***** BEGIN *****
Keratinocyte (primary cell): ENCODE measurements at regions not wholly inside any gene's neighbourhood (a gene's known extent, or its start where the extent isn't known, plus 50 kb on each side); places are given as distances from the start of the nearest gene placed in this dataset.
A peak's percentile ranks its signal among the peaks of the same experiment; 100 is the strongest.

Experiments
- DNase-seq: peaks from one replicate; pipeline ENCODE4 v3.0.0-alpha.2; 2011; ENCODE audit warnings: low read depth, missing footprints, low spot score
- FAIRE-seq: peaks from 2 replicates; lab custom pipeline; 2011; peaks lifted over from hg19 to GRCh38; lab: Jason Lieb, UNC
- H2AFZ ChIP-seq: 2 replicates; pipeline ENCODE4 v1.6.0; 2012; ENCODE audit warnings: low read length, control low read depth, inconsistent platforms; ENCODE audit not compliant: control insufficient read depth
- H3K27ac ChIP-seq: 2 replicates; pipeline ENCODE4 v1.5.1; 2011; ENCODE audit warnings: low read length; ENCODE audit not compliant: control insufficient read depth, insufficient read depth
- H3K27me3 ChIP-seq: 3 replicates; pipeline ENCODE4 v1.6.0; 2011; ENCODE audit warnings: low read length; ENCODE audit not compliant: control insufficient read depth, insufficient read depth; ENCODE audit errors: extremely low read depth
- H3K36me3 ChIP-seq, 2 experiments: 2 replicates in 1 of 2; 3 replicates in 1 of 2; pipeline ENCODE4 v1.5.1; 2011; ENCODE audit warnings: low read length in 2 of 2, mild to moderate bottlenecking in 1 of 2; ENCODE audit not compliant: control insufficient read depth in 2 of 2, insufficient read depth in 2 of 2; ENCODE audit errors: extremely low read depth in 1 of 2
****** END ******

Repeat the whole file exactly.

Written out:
Keratinocyte (primary cell): ENCODE measurements at regions not wholly inside any gene's neighbourhood (a gene's known extent, or its start where the extent isn't known, plus 50 kb on each side); places are given as distances from the start of the nearest gene placed in this dataset.
A peak's percentile ranks its signal among the peaks of the same experiment; 100 is the strongest.

Experiments
- DNase-seq: peaks from one replicate; pipeline ENCODE4 v3.0.0-alpha.2; 2011; ENCODE audit warnings: low read depth, missing footprints, low spot score
- FAIRE-seq: peaks from 2 replicates; lab custom pipeline; 2011; peaks lifted over from hg19 to GRCh38; lab: Jason Lieb, UNC
- H2AFZ ChIP-seq: 2 replicates; pipeline ENCODE4 v1.6.0; 2012; ENCODE audit warnings: low read length, control low read depth, inconsistent platforms; ENCODE audit not compliant: control insufficient read depth
- H3K27ac ChIP-seq: 2 replicates; pipeline ENCODE4 v1.5.1; 2011; ENCODE audit warnings: low read length; ENCODE audit not compliant: control insufficient read depth, insufficient read depth
- H3K27me3 ChIP-seq: 3 replicates; pipeline ENCODE4 v1.6.0; 2011; ENCODE audit warnings: low read length; ENCODE audit not compliant: control insufficient read depth, insufficient read depth; ENCODE audit errors: extremely low read depth
- H3K36me3 ChIP-seq, 2 experiments: 2 replicates in 1 of 2; 3 replicates in 1 of 2; pipeline ENCODE4 v1.5.1; 2011; ENCODE audit warnings: low read length in 2 of 2, mild to moderate bottlenecking in 1 of 2; ENCODE audit not compliant: control insufficient read depth in 2 of 2, insufficient read depth in 2 of 2; ENCODE audit errors: extremely low read depth in 1 of 2